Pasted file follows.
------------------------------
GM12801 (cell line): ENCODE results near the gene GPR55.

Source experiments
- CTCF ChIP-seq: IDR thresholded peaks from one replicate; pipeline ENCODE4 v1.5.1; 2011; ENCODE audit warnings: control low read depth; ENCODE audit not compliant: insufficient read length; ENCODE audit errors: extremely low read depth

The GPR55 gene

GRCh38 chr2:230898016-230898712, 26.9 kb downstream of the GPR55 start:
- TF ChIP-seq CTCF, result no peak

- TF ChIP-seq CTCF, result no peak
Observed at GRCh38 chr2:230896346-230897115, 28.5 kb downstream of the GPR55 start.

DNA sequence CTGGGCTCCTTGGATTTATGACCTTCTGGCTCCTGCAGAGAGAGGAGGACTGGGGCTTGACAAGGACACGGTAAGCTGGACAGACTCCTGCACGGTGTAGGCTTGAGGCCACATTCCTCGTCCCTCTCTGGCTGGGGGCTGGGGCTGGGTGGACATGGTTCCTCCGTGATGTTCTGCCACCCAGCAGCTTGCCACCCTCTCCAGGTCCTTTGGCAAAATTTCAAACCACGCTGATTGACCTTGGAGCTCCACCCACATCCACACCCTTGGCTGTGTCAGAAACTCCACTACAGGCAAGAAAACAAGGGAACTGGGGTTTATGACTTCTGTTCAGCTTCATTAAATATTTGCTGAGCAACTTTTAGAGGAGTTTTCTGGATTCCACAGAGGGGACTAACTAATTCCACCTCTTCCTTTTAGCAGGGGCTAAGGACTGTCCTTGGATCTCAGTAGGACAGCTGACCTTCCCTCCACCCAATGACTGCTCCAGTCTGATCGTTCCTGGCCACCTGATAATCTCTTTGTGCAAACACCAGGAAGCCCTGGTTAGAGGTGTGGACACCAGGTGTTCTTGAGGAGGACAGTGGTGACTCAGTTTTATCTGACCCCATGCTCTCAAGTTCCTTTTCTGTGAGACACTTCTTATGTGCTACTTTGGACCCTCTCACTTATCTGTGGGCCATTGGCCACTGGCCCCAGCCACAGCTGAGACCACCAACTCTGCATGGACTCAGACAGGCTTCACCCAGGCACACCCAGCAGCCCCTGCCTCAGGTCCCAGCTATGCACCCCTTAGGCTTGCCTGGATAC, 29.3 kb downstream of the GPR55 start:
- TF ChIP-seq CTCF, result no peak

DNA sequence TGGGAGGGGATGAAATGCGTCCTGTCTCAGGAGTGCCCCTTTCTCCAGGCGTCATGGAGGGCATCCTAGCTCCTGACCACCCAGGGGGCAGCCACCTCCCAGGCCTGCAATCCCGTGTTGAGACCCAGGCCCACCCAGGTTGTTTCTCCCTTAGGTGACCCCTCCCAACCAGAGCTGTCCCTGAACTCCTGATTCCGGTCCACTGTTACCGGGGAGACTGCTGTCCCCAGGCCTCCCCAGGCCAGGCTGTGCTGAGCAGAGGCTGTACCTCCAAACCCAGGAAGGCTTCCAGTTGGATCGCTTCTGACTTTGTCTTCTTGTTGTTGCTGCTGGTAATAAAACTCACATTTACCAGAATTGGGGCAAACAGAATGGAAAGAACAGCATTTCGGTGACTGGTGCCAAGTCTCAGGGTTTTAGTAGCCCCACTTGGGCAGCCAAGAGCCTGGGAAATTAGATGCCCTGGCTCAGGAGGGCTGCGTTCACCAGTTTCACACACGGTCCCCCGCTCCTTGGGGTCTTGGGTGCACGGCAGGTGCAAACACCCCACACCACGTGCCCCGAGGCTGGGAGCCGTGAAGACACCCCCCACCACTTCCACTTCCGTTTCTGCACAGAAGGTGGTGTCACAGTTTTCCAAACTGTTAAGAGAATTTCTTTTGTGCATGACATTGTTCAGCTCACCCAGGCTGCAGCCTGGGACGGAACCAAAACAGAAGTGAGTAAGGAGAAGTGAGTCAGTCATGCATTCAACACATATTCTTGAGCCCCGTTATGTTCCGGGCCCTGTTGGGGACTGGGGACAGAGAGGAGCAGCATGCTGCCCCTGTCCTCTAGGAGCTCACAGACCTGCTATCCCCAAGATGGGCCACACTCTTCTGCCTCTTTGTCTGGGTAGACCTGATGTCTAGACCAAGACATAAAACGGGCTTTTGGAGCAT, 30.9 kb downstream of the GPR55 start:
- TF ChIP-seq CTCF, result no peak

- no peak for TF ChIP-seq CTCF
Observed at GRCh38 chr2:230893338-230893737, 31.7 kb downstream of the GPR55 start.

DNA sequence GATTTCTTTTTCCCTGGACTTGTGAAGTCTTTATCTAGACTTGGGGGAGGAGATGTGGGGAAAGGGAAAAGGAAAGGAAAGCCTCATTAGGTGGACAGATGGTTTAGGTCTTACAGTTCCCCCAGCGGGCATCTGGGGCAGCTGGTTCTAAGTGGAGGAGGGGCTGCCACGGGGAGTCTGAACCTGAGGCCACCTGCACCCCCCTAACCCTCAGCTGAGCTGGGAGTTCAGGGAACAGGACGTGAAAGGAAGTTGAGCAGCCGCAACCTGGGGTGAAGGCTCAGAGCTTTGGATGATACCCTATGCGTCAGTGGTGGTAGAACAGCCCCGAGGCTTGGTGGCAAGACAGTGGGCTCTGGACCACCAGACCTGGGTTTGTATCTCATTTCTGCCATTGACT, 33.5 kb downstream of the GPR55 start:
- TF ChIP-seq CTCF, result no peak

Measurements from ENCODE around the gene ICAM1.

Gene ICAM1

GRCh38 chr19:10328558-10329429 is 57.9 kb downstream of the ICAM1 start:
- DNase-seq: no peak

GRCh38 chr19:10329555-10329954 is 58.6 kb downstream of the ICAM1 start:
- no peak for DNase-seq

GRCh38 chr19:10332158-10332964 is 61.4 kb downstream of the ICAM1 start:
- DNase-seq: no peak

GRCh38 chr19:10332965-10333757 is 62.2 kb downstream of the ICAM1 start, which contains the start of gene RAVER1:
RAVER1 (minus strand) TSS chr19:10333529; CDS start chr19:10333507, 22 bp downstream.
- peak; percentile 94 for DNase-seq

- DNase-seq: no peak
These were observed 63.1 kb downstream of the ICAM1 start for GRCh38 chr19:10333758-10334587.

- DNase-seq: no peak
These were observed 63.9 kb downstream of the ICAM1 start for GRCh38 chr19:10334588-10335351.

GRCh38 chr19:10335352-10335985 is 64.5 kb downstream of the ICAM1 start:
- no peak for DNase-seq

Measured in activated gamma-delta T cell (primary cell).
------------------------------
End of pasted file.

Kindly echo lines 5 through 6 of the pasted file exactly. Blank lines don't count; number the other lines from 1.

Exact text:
GRCh38 chr2:230898016-230898712, 26.9 kb downstream of the GPR55 start:
- TF ChIP-seq CTCF, result no peak